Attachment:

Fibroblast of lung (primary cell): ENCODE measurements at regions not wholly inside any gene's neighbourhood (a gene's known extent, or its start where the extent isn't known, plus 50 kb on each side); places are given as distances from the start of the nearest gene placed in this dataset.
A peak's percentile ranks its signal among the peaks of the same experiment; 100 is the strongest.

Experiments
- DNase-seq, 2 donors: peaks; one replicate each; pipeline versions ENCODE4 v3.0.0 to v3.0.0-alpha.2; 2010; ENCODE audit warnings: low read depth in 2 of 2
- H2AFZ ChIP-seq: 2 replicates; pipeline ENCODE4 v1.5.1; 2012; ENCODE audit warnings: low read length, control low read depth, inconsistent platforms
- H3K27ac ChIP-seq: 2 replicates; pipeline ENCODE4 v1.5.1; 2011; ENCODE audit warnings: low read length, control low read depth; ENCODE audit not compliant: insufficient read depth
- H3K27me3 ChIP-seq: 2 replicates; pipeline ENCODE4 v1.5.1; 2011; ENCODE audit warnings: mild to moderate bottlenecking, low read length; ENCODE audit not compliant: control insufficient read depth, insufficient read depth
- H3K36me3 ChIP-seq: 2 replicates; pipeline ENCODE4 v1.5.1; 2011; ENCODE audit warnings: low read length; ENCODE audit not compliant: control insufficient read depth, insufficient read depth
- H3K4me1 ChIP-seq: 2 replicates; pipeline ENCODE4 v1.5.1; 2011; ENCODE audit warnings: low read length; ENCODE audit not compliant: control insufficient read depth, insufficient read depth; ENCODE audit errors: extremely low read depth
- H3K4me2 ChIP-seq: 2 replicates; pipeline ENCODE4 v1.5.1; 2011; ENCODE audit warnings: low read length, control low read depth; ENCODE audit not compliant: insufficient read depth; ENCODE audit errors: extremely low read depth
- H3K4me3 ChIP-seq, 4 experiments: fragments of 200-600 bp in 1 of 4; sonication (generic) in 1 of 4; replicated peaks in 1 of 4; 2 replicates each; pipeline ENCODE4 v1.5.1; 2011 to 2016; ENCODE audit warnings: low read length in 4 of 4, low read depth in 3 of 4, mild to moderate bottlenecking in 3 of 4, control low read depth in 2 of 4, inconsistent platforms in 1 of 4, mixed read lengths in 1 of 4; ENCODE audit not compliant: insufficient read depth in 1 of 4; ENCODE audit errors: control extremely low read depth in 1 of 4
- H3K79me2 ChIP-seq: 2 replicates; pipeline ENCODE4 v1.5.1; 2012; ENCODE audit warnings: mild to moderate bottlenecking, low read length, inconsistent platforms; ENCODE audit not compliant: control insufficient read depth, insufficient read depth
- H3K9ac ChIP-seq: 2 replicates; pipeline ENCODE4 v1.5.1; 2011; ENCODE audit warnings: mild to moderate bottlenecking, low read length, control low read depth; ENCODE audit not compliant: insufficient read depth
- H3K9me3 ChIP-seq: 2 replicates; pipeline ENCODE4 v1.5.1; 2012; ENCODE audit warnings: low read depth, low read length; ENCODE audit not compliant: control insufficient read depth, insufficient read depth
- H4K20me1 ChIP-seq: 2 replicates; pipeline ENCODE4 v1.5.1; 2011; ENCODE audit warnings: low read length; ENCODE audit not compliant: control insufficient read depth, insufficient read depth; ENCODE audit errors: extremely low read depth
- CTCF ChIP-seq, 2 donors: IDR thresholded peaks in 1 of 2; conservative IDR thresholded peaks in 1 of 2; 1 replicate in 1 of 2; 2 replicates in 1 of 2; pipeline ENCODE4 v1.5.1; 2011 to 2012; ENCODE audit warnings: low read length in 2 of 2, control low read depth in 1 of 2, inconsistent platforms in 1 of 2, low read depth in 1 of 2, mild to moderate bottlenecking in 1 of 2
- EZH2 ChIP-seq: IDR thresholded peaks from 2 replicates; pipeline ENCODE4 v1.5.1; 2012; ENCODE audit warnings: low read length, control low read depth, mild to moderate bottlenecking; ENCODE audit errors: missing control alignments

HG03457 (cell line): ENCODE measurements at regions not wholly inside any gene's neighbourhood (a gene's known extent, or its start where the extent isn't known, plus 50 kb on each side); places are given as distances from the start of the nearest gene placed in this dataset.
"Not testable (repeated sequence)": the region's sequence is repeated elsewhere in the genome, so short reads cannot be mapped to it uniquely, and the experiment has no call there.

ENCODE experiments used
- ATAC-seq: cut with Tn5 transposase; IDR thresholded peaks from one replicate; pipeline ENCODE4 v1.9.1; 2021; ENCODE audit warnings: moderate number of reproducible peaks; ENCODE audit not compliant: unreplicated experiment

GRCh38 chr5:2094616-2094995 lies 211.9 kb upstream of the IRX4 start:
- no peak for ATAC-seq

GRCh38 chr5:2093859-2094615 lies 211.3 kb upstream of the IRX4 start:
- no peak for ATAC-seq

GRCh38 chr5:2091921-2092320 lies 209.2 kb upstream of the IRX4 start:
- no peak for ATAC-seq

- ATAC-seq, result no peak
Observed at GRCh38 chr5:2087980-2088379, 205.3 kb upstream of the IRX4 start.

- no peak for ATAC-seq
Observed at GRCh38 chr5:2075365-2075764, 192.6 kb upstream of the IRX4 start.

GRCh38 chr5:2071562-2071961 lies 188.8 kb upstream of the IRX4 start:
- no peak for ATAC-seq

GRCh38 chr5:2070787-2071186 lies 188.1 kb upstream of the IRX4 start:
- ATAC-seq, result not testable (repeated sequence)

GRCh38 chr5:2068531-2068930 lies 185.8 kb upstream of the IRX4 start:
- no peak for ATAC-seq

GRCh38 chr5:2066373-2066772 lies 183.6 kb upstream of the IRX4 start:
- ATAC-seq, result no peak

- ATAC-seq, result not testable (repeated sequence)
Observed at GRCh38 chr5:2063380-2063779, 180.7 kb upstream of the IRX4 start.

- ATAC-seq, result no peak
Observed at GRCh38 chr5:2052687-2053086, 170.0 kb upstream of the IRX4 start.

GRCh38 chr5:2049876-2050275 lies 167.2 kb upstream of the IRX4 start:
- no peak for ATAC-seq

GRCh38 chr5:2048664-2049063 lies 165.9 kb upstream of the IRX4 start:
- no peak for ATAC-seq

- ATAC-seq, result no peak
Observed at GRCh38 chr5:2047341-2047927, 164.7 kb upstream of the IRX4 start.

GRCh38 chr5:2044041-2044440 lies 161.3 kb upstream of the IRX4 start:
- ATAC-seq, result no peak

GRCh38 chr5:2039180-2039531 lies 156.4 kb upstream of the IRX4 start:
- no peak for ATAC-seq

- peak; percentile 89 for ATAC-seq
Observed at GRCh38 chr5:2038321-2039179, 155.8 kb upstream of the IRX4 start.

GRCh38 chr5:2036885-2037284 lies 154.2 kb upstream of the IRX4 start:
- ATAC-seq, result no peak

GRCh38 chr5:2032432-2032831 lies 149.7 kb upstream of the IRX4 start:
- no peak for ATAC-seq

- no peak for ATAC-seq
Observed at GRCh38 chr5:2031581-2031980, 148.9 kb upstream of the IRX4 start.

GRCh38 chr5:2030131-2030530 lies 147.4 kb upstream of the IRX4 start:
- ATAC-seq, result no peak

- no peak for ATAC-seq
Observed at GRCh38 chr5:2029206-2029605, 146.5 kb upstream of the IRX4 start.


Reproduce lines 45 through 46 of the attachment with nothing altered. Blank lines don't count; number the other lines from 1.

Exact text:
- no peak for ATAC-seq

GRCh38 chr5:2048664-2049063 lies 165.9 kb upstream of the IRX4 start: